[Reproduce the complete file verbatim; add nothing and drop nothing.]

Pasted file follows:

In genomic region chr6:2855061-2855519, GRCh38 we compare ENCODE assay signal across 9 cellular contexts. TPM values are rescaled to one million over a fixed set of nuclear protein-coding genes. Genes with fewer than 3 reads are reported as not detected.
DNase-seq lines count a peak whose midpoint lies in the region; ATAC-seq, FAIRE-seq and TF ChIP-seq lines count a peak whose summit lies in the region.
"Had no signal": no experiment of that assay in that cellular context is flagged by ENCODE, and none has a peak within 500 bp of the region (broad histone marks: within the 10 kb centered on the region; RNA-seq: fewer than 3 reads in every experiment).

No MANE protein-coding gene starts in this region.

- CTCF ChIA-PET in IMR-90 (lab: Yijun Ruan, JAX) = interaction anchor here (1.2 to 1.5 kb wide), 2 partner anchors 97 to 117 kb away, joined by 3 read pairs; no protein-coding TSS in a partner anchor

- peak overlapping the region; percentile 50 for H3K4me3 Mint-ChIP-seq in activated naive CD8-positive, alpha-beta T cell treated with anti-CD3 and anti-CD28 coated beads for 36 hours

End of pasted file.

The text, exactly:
In genomic region chr6:2855061-2855519, GRCh38 we compare ENCODE assay signal across 9 cellular contexts. TPM values are rescaled to one million over a fixed set of nuclear protein-coding genes. Genes with fewer than 3 reads are reported as not detected.
DNase-seq lines count a peak whose midpoint lies in the region; ATAC-seq, FAIRE-seq and TF ChIP-seq lines count a peak whose summit lies in the region.
"Had no signal": no experiment of that assay in that cellular context is flagged by ENCODE, and none has a peak within 500 bp of the region (broad histone marks: within the 10 kb centered on the region; RNA-seq: fewer than 3 reads in every experiment).

No MANE protein-coding gene starts in this region.

- CTCF ChIA-PET in IMR-90 (lab: Yijun Ruan, JAX) = interaction anchor here (1.2 to 1.5 kb wide), 2 partner anchors 97 to 117 kb away, joined by 3 read pairs; no protein-coding TSS in a partner anchor

- peak overlapping the region; percentile 50 for H3K4me3 Mint-ChIP-seq in activated naive CD8-positive, alpha-beta T cell treated with anti-CD3 and anti-CD28 coated beads for 36 hours